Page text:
Updating and increasing the efficiency of these NEPA regulations should not supplement the proper analysis that a Categorical Exclusion (CatEx) is or is not appropriate.  Scoping is required for all Forest Service proposed actions, including those that would appear to be categorically excluded.  Scoping is important to discover information that could point to the need for an EA or EIS versus a CatEx.  Scoping is the means to identify the presence or absence of any extraordinary circumstances that would warrant further documentation in an EA or EIS.  Scoping should also reveal any past, present, or reasonably foreseeable future actions with the potential to create uncertainty over the significance of cumulative effects.  Scoping complexity should be commensurate with project complexity. 

Cal4Wheel opposes changes to the Proposed Rule that may create new categorical exclusions for broadly defined activities that lack quantified boundaries.  Cal4Wheel understands, and would often support, agency efforts to “streamline” or make more “efficient” agency management techniques.  But, in our experience, many ground-disturbing trail management projects are improperly understood, ill-defined, and poorly executed.  There are substantial benefits associated with reasonable public disclosure and opportunity for input, even on the types of activities addressed by the proposed rule.

Simply stated, an effort involving moving dirt is moving dirt and a potential significant environmental impact. Environmental impacts don't magically disappear because the source of sediment is called a minor project impact and assigned a CatEx. Many non-system roads and trails are located in or near riparian areas, meadows, critical wildlife habitat, or adjacent too important cultural resources. If 40 plus years of NEPA has taught us anything, it is that noble intentions are not a substitute for a proper analysis. 

Cal4Wheel is not opposed to streamlining required environmental analysis for activities that involve small, site specific impacts. We encourage the Forest Service to work to reduce the time and expense to accomplish appropriate project level analysis.  The existing “Categorical Exclusion” has served the agency well for many years until litigation changed the process to where the CatEx is no longer a means to save time and expense on “routine” projects.  The proposed rule change does not clearly define a process that will reduce the potential for litigation, efficiency or streamline management decision processes.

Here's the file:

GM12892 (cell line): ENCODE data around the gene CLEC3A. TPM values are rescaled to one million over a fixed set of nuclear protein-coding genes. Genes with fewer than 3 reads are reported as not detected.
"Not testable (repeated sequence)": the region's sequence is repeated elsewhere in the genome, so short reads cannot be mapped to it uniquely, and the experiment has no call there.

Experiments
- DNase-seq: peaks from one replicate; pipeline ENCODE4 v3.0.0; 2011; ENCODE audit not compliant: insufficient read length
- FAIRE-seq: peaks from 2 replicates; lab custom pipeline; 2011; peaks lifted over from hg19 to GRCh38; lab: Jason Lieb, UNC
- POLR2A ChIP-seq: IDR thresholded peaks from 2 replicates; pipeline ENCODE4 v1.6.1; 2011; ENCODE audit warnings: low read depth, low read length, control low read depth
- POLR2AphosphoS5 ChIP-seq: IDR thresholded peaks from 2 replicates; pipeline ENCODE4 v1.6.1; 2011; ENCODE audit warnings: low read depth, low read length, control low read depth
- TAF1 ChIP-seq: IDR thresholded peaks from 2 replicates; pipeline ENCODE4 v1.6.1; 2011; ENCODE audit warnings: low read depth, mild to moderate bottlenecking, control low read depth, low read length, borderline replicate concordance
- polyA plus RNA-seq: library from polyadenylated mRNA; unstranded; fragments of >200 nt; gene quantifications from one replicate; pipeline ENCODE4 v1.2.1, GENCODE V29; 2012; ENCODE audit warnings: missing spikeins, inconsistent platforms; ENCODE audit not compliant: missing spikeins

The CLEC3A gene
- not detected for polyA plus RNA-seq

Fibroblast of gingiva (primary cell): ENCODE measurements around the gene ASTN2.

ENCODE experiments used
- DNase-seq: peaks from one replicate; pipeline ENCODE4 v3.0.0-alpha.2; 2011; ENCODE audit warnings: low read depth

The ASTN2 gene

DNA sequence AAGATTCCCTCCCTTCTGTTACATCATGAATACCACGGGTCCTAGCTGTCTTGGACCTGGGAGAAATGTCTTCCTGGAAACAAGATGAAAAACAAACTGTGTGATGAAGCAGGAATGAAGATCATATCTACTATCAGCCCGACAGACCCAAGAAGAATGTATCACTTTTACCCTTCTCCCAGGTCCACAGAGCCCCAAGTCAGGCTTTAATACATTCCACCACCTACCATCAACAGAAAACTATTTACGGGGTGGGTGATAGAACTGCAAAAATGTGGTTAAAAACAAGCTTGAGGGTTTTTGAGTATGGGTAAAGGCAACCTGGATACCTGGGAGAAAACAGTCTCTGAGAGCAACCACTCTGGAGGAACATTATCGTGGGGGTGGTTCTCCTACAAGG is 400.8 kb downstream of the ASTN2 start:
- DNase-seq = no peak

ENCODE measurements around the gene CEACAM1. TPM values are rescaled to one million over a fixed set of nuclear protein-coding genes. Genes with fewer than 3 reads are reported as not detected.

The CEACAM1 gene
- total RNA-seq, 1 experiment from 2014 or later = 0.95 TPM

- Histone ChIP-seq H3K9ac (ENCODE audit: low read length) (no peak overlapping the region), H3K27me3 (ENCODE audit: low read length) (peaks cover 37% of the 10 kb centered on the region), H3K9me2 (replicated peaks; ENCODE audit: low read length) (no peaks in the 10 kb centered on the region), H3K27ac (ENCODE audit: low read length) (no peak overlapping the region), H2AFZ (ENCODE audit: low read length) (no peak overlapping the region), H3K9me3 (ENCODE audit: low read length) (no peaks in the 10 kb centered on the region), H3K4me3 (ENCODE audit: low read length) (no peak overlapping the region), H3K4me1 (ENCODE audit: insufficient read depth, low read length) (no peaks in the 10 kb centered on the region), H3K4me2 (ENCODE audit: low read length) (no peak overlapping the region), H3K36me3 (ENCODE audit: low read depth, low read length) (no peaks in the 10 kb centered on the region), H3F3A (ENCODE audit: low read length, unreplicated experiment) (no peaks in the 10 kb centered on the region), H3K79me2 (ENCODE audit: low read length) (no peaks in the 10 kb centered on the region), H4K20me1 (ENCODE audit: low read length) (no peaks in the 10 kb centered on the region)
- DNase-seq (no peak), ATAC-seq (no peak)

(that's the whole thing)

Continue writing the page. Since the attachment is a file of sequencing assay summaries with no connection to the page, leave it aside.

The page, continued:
Our experience is based within the 2005 Travel Management Rule where reference to “road and trail decommissioning” arises that has placed tens of thousands of miles of routes in “non-system” or “unauthorized” classification.  Clearing the status of those routes is not, and will not be, and should not be, a routine matter for which a CatEx will suffice in lieu of site specific project level analysis.  A proper scoping, complete with socio-economic impacts, should be accomplished prior to assignment of a CatEx.

There are a wide array of circumstances and potential management options that would benefit from proper “scoping” are best addressed through public disclosure and agency analysis prior to assigning a CatEx.  The proposed rule has the potential to short-circuit the full public disclosure and analysis process.

It is far from certain that the techniques addressed by the proposed categorical exclusions cannot present the potential for significant effects to the human environment.  Ground disturbing actions, such as earthen berms and barriers, ripping the roadbed, or other actions which have potential effects on soil and water resources, other beneficial uses and public safety.  These actions should be subjected to project level, site specific analysis and not summarily dismissed with a Categorical Exclusion.  It is plainly obvious that using heavy equipment to move culverts, trees, rocks and large quantities of soil presents at least the potential of “significant effects to the human environment.”